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[371] practicable after the publication of these regulations, to make a roll of persons employed upon their estates, and to transmit the same to the provost-marshal of the parish. In the employment of hands, the unity of families will be secured as far as possible.

VIII. All questions between the employer and the employed, until other tribunals are established, will be decided by the provost-marshal of the parish.

IX. Sick and disabled persons will be provided for upon the plantations to which they belong, except such as may be received in establishments provided for them by the Government, of which one will be established at Algiers and one at Baton Rouge.

X. The unauthorized purchase of clothing, or other property, from laborers, will be punished by fine and imprisonment. The sale of whisky or other intoxicating drinks, to them, or to other persons, except under regulations established by the Provost-Marshal General, will be followed by the severest punishment.

XI. The possession of arms, or concealed or dangerous weapons, without authority, will be punished by fine and imprisonment.

XII. Laborers shall render to their employer, between daylight and dark, ten hours in summer and nine hours in winter, of respectful, honest, faithful labor, and receive therefor, in addition to just treatment, healthy rations, comfortable clothing, quarters, fuel, medical attendance, and instruction for children, wages per month as follows, payment of one half of which, at least, shall be reserved until the end of the year:

For first-class hands,$8 per month.
For second-class hands,6 per month.
For third-class hands,5 per month.
For fourth-class hands,3 per month.

Engineers and foremen, when faithful in the discharge of their duties, will be paid two dollars per month extra. This schedule of wages may be commuted by consent of both parties, at the rate of one fourteenth part of the net proceeds of the crop, to be determined and paid at the end of the year. Wages will be deducted in case of sickness, and rations, also, when sickness is feigned. Indolence, insolence, disobedience of orders, and crime will be suppressed by forfeiture of pay, and such punishments as are provided for similar offences by Army Regulations. Sunday work will be avoided when practicable, but when necessary will be considered as extra labor, and paid at the rates specified herein.

XIII. Laborers will be permitted to choose their employers, but when the agreement is made, they will be held to their engagement for the year, under the protection of the Government. In cases of attempted imposition, by feigning sickness, or stubborn refusal of duty, they will be turned over to the provost-marshal of the parish, for labor upon the public works, without pay.

XIV. Laborers will be permitted to cultivate land on private account, as herein specified, as follows:

First and second-class hands, with families, one acre each.

First and second-class hands, without families, one half-acre each.

Second and third-class hands, with families, one half-acre each.

Second and third-class hands, without families, one quarter-acre each.

To be increased for good conduct, at the discretion of the employer. The encouragement of independent industry will strengthen all the advantages which capital derives from labor and enable the laborer to take care of himself and prepare for the time when he can render so much labor for so much money, which is the great end to be attained. No exemption will be made in this apportionment, except upon imperative reasons, and it is desirable that for good conduct the quantity be increased until faithful hands can be allowed to cultivate extensive tracts, returning to the owner an equivalent of product for rent of soil.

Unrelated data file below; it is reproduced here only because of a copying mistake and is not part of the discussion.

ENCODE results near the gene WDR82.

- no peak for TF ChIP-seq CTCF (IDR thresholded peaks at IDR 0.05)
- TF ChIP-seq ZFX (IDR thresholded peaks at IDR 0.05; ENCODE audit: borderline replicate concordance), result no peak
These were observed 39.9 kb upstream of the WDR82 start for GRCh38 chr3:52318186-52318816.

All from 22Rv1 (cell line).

XV. To protect the laborer from possible imposition, no commutation of his supplies will be allowed, except in clothing, which may be commuted at the rate of three dollars per month for first-class hands, and in similar proportion for other classes. The crops will stand pledged, wherever found, for the wages of labor.

XVI. It is advised, as far as practicable, that employers provide for the current wants of their hands, by perquisites for extra labor, or by ap propriation of land for share cultivation, to discourage monthly payments so far as it can be done without discontent, and to reserve till the full harvest the yearly wages.

XVII. A Free Labor Bank will be established for the safe deposit of all accumulations of wages and other savings; and in order to avoid a possible wrong to depositors, by official defalcation, authority will be asked to connect the bank with the Treasury of the United States in this department.

XVII. The transportation of negro families to other countries will not be approved. All propositions for this privilege have been declined, and application has been made to other departments for surplus negro families in this department.

XIX. The last year's experience shows that the planter and the negro comprehend the revolution. The overseer having little interest in capital and less sympathy with labor, dislikes the trouble of thinking, and discredits the notion that any thing new has occurred. He is a relic of the past and adheres to its customs. His stubborn refusal to comprehend the condition of things occasioned most of the embarrassments of the past year. Where such incomprehension is chronic, reduced wages, diminished rations, and the mild punishments imposed by the army and navy will do good.

XX. These regulations are based upon the assumption that labor is a public duty, and idleness and vagrancy a crime. No civil or military officer of the Government is exempt from the

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